Among his writings: Hantbukh far yidisher literatur (Handbook for Yiddish literature) (Kharkov: Central Publishers, 1931), 320 pp., with Fume Shames; Arbetbukh af shprakh un literatur far der 7-ter grupe fun der arbeṭshul (Workbook for language and literature for the seventh group in the workers’ school) (Kharkov: Central Publishers, 1931), 179 pp., with Yitskhok Rodak, Khayim Loytsker, M. Gelman, and F. Shames; editor and author of the foreword to Sholem-Aleichem’s Dos meserl (The penknife) (Kharkov, 1934); Literarishe khrestomatye farn 7tn lernyor der politekhnisher shul (Literary reader for the seventh school year at the polytechnic school), with F. Shames (Kharkov: Ukrainian State Publishers for National Minorities, 1934), 327 pp.; “Oysher shvartsman biografye” (Biography of Oysher Shvartsman), in the Oysher Shvartsman, Lider un briv (Poems and letters) (Kiev: Ukrainian Academy of Sciences, 1935); Literatur-lernbukh farn 7tn klas (Literature textbook for the seventh class) (Kharkov: Ukrainian State Publishers for National Minorities, 1936), 121 pp.; Moyshe lang, pyese in 4 aktn (Moyshe Lang, a play in four acts), published in the anthology Sovetishe literatur (Soviet literature) (Kiev, August 1939); Mayses, vitsn un shpitslekh fun hershl ostropolyer, as retold by Holdes with a critical biographical preface (Kiev: Ukrainian State Publishers for National Minorities, 1941), 199 pp., the second edition (Warsaw: Yidish bukh, 1960), 210 pp. His work was also included in: Almanakh, fun yidishe sovetishe shrayber tsum alfarbandishn shrayber-tsuzamenfor (Almanac, from Soviet Jewish writers to the all-Soviet conference of writers) (Kharkov: Ukrainian State Publishers for National Minorities, 1934).  He translated into Yiddish: Anton Chekhov’s Shlofn vilt zikh (Let me sleep [original: Spat’ khochetsya]) (Kharkov: State Publ., 1935), 31 pp.; and Maxim Gorky’s Danko, a maysele (Danko, a short story) (Kharkov: Ukrainian State Publishers for National Minorities, 1936), 14 pp.  He prepared for publication Sholem Aleykhem’s Blondzhende shtern (Wandering stars), with a literary critical preface, background history, and selection of variants (Kiev, 1936). He also adapted in Yiddish a volume by L. Mayakovskaya, Mayakovskis kindheyt un yugnt (Mayakovsky’s childhood and youth) (Kiev, 1937).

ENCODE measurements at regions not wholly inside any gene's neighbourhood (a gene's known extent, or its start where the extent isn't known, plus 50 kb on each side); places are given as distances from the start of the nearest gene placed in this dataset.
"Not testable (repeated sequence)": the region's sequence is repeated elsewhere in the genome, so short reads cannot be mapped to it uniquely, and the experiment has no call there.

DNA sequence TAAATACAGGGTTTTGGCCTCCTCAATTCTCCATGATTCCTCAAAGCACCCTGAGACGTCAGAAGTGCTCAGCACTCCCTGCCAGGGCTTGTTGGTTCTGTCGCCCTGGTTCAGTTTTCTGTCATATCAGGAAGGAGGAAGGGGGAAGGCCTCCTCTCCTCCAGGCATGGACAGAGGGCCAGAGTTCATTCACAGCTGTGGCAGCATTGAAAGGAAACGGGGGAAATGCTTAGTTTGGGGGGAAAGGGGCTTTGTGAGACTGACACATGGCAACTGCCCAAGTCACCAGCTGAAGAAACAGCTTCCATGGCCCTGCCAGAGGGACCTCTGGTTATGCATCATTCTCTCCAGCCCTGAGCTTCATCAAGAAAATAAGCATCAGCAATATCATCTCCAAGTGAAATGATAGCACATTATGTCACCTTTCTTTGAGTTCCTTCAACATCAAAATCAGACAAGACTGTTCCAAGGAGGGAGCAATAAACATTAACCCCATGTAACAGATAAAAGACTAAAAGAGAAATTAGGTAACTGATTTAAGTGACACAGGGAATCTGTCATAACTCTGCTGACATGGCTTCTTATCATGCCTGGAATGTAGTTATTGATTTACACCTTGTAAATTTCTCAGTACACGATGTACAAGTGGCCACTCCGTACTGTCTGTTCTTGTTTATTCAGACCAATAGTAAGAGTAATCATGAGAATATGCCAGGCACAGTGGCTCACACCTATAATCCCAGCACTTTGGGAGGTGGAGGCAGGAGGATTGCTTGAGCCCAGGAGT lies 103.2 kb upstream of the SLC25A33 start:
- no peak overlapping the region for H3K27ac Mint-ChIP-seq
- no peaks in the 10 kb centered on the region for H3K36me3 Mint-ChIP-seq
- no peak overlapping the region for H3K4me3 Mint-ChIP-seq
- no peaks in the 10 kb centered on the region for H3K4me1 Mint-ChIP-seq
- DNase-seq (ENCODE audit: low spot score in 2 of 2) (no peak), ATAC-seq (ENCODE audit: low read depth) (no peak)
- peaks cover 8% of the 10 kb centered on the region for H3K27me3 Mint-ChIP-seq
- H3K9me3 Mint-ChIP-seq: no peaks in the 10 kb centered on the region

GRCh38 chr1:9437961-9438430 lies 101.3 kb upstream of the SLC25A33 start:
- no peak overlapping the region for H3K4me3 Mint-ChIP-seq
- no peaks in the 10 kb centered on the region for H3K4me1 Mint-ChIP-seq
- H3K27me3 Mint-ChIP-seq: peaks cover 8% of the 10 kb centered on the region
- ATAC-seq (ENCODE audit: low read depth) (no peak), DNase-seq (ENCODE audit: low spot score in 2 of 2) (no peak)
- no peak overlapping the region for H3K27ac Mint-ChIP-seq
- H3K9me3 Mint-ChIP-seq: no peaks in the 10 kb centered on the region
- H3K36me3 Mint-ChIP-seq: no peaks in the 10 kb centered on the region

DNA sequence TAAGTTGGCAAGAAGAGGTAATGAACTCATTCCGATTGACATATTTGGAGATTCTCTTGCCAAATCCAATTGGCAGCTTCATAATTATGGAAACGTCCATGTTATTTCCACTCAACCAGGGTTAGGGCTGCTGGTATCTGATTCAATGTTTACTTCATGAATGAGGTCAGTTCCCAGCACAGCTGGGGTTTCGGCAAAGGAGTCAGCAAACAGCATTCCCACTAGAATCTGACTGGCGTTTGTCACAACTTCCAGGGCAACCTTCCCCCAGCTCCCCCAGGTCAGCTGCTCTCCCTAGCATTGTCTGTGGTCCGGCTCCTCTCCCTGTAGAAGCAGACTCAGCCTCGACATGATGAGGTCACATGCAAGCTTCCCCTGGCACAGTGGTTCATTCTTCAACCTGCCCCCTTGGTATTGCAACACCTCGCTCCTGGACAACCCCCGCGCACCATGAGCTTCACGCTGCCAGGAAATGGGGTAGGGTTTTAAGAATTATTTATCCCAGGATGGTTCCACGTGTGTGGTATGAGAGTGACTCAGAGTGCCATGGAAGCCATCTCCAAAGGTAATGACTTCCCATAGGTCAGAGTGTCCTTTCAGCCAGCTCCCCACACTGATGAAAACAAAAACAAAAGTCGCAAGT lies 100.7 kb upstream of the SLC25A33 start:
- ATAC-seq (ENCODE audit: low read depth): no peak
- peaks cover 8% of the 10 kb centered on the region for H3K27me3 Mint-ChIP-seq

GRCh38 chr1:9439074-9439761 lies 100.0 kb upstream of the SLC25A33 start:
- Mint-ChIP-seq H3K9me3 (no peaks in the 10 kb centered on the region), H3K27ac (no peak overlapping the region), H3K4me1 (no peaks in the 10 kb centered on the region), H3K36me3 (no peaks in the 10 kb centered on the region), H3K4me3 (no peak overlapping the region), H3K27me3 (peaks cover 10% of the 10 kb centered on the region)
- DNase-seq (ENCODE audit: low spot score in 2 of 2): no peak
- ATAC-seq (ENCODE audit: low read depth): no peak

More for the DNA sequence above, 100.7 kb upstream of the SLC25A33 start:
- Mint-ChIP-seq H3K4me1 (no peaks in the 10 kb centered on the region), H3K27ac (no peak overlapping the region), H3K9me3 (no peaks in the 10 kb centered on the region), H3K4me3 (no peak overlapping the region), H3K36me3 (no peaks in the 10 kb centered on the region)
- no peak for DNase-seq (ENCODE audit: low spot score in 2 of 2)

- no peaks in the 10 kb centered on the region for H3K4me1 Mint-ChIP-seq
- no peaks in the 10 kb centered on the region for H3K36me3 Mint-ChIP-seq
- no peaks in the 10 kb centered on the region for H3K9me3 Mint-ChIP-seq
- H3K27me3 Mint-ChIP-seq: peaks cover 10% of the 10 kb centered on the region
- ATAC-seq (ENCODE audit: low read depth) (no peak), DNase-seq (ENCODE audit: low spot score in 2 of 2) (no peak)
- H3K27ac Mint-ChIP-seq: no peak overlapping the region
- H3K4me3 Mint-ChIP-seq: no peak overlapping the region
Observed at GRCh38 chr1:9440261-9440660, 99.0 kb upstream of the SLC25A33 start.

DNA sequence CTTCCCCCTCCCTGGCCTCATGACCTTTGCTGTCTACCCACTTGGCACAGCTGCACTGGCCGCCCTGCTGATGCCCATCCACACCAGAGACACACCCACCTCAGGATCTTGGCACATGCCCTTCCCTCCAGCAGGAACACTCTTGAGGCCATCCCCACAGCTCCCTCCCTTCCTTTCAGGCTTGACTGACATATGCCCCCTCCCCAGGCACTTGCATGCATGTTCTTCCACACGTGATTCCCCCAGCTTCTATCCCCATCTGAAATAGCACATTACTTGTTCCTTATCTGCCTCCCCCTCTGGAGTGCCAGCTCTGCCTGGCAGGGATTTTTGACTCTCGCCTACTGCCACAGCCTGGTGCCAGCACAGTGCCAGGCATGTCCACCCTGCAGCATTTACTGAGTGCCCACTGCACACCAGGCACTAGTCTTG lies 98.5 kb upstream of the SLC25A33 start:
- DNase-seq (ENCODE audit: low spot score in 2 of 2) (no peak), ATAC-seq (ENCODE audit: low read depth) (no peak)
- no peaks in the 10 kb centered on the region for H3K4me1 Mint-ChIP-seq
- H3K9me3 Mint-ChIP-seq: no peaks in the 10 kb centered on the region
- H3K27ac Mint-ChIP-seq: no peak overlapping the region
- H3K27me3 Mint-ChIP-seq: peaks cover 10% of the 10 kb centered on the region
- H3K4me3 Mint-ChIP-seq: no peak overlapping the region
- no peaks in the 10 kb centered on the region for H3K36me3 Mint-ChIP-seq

Sources: A. Kushnirov, in Naye prese (Paris) (July 27, 1945); Eynikeyt (Moscow) (April 2, 1946; December 23, 1947); N. Meyzil, Dos yidishe shafn un der yidisher arbeter in sovetn-farband (Jewish creation and the Jewish worker in the Soviet Union) (New York, 1959), see index.

[Additional information from: Berl Kagan, comp., Leksikon fun yidish-shraybers (Biographical dictionary of Yiddish writers) (New York, 1986), col. 206; and Chaim Beider, Leksikon fun yidishe shrayber in ratn-farband (Biographical dictionary of Yiddish writers in the Soviet Union), ed. Boris Sandler and Gennady Estraikh (New York: Congress for Jewish Culture, Inc., 2011), pp. 107-8.]


  1. He compiled and adapted into Yiddish "Ukrainishe Literaur". - [Kharkov]: Ukrmelukhenatsmindfarlag, 1935.- 62, [2] pp.
    אוקראינישע ליטעראטור
    צונױפגעשטעלט אונ באארבעט פונ א. האלדעס; אי. קוליק, א. קאפילענקא, ל. פערװאמאיסקי, נ. טרובלאיני, נ. זאבילא, פ. פאנטש
    ביבליאטעק "זײ גרײט
    The issue contains biographical notes for each writer/poet.

  2. OYZER HOLDES reworked and adapted for senior children from Russian into Yiddish the memories of Vladimir Mayakovsky's sister Lyudmila Mayakovskaya about his childhood and youth. He also wrote a foreword.
    מאיאקאװסקיס קינדהײט אונ יוגנט
    ליודמילא מאיאקאװסקאיא; באארבעט אינ יידיש מיט א פארװארט פונ א. האלדעס
    כארקאװ : אוקרמעלוכענאצמינדפארלאג
    1937.- 69, [2] pp.
    Mayakovsky's kindhayt un yugnt
    Lyudmila Mayakovskaya; baarbet in yidish mit a forvort fun A. Holdes
    [Kharkov] : Ukrmelukhenatsmindfarlag